A tendency towards high cholesterol can run in families. If you eat a lot of fat (especially saturated fat), this may also cause a high cholesterol level. In addition, people who have CKD with very high levels of protein in their urine may also have high levels of cholesterol in their blood.
The ideal cholesterol level
Scientists have discovered that low cholesterol levels are associated with low levels of heart disease. Advice about the ideal levels for cholesterol is changing as researchers find out more. Recent analysis suggests that high cholesterol levels in people with chronic kidney disease (CKD) should be treated in the same was as in people with normal kidney function. There is no 'target level' for cholesterol that is right for everybody, your doctor will be able to advise you according to your level and your individual risks of developing disease related to high cholesterol levels.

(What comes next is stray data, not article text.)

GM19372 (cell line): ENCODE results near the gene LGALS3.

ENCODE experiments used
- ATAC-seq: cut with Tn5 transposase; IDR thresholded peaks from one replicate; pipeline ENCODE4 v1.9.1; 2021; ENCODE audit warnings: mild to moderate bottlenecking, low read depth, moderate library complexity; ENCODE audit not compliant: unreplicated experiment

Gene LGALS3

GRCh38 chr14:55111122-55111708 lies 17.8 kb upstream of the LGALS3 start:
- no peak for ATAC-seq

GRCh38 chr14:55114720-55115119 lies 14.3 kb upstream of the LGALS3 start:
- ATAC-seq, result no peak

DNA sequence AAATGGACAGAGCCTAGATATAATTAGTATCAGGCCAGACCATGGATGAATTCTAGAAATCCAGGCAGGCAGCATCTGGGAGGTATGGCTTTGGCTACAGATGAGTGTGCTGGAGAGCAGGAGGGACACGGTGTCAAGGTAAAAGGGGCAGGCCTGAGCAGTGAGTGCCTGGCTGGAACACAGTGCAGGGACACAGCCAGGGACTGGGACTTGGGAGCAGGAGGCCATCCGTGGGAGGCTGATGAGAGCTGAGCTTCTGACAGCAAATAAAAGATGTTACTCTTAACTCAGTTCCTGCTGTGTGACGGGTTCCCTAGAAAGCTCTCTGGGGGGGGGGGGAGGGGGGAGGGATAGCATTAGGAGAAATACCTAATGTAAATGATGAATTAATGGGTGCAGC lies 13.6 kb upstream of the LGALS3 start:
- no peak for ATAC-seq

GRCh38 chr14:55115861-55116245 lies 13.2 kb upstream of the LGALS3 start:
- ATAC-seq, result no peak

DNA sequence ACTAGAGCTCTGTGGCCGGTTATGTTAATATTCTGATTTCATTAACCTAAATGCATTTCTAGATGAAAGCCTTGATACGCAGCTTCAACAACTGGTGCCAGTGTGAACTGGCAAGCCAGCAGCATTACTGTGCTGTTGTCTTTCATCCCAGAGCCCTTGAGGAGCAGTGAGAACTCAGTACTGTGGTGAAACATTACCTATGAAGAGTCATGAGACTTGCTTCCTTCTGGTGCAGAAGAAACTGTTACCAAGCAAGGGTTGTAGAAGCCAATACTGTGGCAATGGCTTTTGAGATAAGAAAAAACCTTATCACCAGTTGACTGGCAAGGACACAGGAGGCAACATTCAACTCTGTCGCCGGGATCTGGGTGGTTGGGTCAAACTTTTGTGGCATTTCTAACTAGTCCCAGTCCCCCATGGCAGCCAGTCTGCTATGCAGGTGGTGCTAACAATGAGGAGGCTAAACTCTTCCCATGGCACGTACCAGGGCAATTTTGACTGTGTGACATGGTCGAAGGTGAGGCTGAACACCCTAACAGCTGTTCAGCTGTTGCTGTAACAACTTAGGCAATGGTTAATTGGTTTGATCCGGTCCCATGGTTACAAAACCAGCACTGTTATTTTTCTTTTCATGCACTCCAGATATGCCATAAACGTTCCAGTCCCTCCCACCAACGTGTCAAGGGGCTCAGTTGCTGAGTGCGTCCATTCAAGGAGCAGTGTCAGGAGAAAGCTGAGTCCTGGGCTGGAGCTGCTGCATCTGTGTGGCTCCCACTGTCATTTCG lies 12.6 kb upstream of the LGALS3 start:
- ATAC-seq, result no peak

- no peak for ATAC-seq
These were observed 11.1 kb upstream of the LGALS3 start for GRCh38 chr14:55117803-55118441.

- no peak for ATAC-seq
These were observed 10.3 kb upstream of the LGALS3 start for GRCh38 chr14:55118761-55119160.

The main forms are 'LDL cholesterol' (LDL stands for Low Density Lipoprotein) and 'HDL cholesterol' (HDL stands for High Density Lipoprotein). LDL cholesterol is the one associated with damage to the circulation and is sometimes called 'bad'. High levels of HDL cholesterol offer some protection against damage, and is considered to be 'good'. Sometimes your doctor will measure HDL and total cholesterol and tell you a ratio before making a decision about treatment with drugs.
Eating to reduce your cholesterol level
foods that are high in cholesterol include dairy products, eggs and red meat. Many processed foods contain a lot of cholesterol, so it is a good idea to get into the habit of always checking the information on the labels.